TBM-3 Avenger from USS Bunker Hill
The US Navy’s most widely-used torpedo bomber of World War II, the Grumman TBF Avenger, filled a critical gap in combat capability shortly after the United States’ immersion into the war. The Grumman TBF’s and license-built General Motors TBM’s replaced the aging and obsolete Douglas TBD Devastator. Avengers operated in a host of roles through 1954, including torpedo bomber, level bomber, and anti-submarine duties.
Academy proudly rolls out the first of its recently licensed Accurate Miniatures (AM) classics in the form of the TBM-3 Avenger. First introduced to the market under the Accurate Miniatures brand in 1996, this kit is truly a “Sweet 16” (year-old) work of art. The hallmark AM tooling’s detail and precision rivals that of Tamiya’s, with exceptional fit and minimal fuss.
Once the box cover sporting snappy new box art is lifted away, the modeler is greeted by 10 trees of exquisitely molded parts, including one of crystal-clear canopy, ball turret, and light lens pieces. Decals for two aircraft, one from USS Bunker Hill the other from USS Essex, are printed by Cartograf. The instruction booklet rounds out the box contents and is, frankly, the only disappointment in the whole ensemble. David Doyle’s TBF/TBM Avenger in Action from Squadron/Signal was an essential resource in proper placement and painting of numerous parts and assemblies.
Aside from the lacking legacy of AM instructions, although spruced up with a current color reference chart, the build was a true pleasure – and lots of it! Crisp detail and near-perfect part fit and alignment made assembly a breeze and painting and weathering a matter of textbook form.
Cockpit detail includes separate side-wall clusters, clear instrument panel with integrated side console panels, pilot, gunner, and radio operator seats with separate arm rests and decal seat belts and harnesses, and radio and avionics racks.
The engine is nicely detailed and includes separate gearbox and ignition ring and wires. Engine mount structure and detail is provided for those wishing to super-detail the space between the cockpit and engine compartment.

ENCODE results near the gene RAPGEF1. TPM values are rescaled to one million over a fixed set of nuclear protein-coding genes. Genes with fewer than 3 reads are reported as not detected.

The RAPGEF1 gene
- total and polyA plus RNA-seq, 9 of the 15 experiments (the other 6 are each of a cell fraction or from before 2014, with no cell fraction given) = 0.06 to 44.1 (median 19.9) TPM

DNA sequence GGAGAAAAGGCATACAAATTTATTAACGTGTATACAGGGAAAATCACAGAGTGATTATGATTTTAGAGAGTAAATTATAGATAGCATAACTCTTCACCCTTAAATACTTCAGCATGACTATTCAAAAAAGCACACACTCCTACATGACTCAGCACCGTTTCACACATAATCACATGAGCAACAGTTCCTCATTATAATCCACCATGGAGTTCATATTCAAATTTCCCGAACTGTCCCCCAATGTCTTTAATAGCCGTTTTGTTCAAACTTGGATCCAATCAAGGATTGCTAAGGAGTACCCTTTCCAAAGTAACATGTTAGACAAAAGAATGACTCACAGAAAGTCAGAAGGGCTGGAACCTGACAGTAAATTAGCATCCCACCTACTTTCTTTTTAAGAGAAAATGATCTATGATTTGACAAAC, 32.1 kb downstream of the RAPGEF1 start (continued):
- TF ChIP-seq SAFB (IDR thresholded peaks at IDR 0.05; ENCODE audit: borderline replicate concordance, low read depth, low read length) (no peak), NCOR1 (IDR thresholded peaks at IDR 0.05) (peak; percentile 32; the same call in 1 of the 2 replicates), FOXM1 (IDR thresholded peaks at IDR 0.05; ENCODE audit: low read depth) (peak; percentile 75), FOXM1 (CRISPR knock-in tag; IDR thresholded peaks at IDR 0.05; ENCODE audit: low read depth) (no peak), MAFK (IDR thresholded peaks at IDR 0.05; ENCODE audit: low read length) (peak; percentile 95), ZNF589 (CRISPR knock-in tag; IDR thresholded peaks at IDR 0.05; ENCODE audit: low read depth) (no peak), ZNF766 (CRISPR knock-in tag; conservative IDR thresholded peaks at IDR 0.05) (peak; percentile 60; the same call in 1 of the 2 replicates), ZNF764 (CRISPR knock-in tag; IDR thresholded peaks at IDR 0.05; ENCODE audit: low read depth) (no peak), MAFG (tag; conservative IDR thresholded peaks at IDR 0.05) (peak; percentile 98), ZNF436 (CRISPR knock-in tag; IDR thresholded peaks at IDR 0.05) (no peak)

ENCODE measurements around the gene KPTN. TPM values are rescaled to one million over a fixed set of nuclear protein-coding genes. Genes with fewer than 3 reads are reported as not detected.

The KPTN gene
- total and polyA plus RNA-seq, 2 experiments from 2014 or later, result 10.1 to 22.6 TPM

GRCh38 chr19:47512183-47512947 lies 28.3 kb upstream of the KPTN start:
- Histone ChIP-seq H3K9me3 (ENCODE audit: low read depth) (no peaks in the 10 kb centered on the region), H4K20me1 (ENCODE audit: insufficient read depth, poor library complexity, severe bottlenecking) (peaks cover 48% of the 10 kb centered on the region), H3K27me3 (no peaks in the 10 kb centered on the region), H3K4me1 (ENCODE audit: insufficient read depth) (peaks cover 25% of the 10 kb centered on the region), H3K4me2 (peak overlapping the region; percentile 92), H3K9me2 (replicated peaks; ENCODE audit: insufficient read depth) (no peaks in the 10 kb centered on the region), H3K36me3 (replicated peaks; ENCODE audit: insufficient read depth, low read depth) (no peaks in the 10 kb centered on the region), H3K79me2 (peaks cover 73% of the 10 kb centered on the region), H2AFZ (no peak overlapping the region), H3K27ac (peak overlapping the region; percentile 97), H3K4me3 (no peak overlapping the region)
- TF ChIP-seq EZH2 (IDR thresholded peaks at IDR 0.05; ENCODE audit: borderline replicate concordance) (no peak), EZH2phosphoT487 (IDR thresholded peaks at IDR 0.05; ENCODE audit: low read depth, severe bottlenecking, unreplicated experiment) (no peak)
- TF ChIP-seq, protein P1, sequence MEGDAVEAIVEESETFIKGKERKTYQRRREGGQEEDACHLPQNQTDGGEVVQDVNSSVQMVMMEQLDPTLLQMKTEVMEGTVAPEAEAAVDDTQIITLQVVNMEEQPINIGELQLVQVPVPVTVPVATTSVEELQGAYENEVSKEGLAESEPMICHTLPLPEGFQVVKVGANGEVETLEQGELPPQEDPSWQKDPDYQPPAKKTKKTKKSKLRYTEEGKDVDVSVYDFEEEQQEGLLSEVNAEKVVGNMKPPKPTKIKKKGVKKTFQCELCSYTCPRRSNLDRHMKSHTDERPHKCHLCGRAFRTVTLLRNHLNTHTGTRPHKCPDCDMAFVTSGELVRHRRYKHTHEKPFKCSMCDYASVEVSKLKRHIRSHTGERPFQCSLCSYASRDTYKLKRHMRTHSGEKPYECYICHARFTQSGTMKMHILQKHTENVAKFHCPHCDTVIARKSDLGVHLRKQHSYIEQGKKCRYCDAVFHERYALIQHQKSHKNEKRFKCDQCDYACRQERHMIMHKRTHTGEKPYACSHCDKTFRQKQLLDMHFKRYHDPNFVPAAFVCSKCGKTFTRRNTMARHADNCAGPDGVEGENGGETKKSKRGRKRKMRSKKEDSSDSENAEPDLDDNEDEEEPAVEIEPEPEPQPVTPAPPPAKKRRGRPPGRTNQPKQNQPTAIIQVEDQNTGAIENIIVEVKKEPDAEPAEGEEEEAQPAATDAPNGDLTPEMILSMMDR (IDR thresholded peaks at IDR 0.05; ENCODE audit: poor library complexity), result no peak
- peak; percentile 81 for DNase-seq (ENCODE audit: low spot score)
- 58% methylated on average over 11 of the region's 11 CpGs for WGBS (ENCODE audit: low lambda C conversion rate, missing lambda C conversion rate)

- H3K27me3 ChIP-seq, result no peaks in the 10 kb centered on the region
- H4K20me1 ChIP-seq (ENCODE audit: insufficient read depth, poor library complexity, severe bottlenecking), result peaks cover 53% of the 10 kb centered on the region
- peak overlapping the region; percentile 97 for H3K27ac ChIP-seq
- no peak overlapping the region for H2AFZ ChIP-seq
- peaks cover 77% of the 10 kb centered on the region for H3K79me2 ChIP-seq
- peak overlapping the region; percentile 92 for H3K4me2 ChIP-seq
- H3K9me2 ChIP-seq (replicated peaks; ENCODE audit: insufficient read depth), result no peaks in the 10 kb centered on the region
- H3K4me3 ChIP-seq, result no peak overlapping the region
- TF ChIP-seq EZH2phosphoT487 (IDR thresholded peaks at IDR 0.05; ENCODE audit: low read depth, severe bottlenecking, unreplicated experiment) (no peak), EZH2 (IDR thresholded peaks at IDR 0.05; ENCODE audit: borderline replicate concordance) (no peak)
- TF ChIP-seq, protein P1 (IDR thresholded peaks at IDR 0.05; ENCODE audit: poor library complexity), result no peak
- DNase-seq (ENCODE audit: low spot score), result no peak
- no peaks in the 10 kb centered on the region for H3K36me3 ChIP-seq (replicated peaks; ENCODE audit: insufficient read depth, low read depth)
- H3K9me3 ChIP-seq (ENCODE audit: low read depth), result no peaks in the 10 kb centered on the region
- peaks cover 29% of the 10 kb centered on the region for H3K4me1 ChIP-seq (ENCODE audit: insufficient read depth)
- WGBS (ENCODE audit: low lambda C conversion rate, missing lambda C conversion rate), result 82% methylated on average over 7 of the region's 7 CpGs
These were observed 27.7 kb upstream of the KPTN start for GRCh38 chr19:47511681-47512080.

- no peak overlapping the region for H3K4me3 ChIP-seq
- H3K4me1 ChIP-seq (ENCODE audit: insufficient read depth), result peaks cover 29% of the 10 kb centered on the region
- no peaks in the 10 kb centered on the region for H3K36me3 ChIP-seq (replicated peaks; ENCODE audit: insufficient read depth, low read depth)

Armament includes the exquisitely-detailed ball turret and gun, the lower tail “stinger” gun, 8 high-velocity attack rockets, and 3 choices of gravity bomb load-outs – 4x500 lb., 1x1600 lb., or 1x2000 lb. No torpedo is included. Bomb bay doors may be assembled open or closed.
Although no provisions are made for folding wings, interior landing flap detail is provided if the modeler chooses to cut out the flaps and position them in landing configuration. I chose to leave them in the retracted position, as no instances could be found of them lowered on-deck in dozens of available reference photos.
In painting and finishing the review sample, Italeri acrylics were used over Tamiya Fine White Primer for all but the silver on the propeller spinner and the yellow on the engine cowl band. Eduard pre-cut masks were a sanity-saver in prepping the clear parts for paint. Minwax Acrylic Gloss thinned 50/50 with distilled water was applied for the decal base, and a 75/25% mix of Model Master Acryl Flat and Future sealed the deal.
The Cartograf decals are simply amazing. Bright, crisp, in-register, and ultra-thin, they go on as well or better than any decals I’ve applied in over 40 years of modeling.
I must have spent nearly 40 hours on this project – many of them late at night and in a somewhat catatonic state – and she still turned out beautifully (in my humble opinion). In a more alert state, the build would’ve likely taken only 25-30 hours.
I highly recommend Academy’s re-pop of Accurate Miniatures’ classic TBM-3 Avenger for modelers of all skill levels, although I do also highly recommend a good reference such as Mr. Doyle’s TBF/TBM Avenger in Action be nearby for quick and complete reference.
Many thanks to MRC for the sample kit and to IPMS/USA for the opportunity to build and review it.